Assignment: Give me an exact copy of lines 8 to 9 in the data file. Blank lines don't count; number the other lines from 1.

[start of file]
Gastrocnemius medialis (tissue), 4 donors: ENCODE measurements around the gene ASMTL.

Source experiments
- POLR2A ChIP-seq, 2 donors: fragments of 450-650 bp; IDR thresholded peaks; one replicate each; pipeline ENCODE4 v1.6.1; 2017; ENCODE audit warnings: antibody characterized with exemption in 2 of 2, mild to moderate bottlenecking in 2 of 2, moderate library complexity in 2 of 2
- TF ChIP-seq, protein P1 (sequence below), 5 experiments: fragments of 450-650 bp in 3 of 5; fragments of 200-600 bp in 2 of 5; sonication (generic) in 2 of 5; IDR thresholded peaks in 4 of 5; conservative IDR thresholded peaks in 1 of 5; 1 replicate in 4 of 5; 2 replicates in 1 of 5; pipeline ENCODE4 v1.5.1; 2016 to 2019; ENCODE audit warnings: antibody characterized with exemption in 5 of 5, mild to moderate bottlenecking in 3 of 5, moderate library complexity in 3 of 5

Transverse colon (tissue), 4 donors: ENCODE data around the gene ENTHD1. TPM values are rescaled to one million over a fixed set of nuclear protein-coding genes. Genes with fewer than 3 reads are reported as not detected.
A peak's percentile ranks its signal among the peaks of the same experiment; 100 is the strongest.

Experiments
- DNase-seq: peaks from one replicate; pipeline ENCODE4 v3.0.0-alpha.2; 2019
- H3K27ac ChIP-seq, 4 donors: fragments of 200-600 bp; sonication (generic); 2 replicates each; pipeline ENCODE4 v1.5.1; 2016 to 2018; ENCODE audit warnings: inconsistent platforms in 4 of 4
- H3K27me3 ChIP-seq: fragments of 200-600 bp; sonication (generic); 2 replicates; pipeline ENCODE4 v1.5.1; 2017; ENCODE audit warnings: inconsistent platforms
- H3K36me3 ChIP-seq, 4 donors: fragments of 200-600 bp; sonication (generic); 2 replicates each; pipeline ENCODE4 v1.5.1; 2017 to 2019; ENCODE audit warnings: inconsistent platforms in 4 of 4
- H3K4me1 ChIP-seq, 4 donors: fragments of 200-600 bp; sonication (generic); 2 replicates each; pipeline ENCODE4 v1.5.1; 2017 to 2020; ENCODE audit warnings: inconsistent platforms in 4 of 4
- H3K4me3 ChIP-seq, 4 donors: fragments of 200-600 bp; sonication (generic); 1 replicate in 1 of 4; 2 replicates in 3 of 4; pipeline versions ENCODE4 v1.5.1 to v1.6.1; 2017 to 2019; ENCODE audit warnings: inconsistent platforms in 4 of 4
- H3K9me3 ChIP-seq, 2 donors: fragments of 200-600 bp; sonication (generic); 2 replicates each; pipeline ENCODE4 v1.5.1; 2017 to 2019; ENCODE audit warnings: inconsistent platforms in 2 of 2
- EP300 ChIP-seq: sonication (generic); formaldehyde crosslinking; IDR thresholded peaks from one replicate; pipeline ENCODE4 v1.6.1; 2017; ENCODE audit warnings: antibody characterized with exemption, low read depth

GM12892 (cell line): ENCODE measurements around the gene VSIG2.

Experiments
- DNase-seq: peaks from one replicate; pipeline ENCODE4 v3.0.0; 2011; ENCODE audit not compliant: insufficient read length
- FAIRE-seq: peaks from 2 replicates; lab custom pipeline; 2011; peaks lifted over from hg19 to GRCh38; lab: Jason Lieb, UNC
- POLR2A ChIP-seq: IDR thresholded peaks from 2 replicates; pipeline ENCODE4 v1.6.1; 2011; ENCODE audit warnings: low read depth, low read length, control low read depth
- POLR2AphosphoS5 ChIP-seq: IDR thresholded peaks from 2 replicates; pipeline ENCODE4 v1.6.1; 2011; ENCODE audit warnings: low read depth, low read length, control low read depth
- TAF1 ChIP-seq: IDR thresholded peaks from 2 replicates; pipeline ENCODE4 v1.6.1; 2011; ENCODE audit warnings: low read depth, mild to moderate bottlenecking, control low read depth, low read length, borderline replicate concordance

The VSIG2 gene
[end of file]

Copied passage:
- DNase-seq: peaks from one replicate; pipeline ENCODE4 v3.0.0-alpha.2; 2019
- H3K27ac ChIP-seq, 4 donors: fragments of 200-600 bp; sonication (generic); 2 replicates each; pipeline ENCODE4 v1.5.1; 2016 to 2018; ENCODE audit warnings: inconsistent platforms in 4 of 4